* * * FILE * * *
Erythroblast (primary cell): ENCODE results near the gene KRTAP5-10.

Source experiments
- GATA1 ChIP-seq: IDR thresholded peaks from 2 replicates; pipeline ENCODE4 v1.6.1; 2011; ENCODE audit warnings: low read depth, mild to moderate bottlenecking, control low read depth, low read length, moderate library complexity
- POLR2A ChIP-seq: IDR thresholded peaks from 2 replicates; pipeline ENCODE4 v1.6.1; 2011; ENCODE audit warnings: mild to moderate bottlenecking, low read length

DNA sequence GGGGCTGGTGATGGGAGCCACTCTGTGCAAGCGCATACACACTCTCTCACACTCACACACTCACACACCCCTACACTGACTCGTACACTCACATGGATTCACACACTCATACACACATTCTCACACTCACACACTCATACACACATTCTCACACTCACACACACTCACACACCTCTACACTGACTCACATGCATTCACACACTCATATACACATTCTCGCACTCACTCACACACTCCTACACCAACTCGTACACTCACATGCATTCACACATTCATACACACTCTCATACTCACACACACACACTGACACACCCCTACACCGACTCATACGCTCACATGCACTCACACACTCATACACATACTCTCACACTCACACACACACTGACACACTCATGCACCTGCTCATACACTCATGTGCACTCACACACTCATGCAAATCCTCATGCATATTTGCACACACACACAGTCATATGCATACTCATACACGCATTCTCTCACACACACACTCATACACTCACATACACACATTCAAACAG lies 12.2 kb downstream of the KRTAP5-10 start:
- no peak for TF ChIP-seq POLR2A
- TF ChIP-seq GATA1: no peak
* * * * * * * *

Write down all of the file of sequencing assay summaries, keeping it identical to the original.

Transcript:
Erythroblast (primary cell): ENCODE results near the gene KRTAP5-10.

Source experiments
- GATA1 ChIP-seq: IDR thresholded peaks from 2 replicates; pipeline ENCODE4 v1.6.1; 2011; ENCODE audit warnings: low read depth, mild to moderate bottlenecking, control low read depth, low read length, moderate library complexity
- POLR2A ChIP-seq: IDR thresholded peaks from 2 replicates; pipeline ENCODE4 v1.6.1; 2011; ENCODE audit warnings: mild to moderate bottlenecking, low read length

DNA sequence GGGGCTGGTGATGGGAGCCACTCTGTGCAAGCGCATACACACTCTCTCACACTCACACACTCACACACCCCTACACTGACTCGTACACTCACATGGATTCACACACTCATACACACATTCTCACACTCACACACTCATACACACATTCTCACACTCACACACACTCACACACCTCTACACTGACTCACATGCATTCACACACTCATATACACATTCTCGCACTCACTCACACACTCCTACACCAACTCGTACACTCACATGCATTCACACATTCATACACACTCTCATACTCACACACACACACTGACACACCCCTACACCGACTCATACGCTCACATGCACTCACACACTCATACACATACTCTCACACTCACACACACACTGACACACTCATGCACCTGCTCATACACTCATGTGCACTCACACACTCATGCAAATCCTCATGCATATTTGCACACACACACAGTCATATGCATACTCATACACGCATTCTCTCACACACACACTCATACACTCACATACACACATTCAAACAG lies 12.2 kb downstream of the KRTAP5-10 start:
- no peak for TF ChIP-seq POLR2A
- TF ChIP-seq GATA1: no peak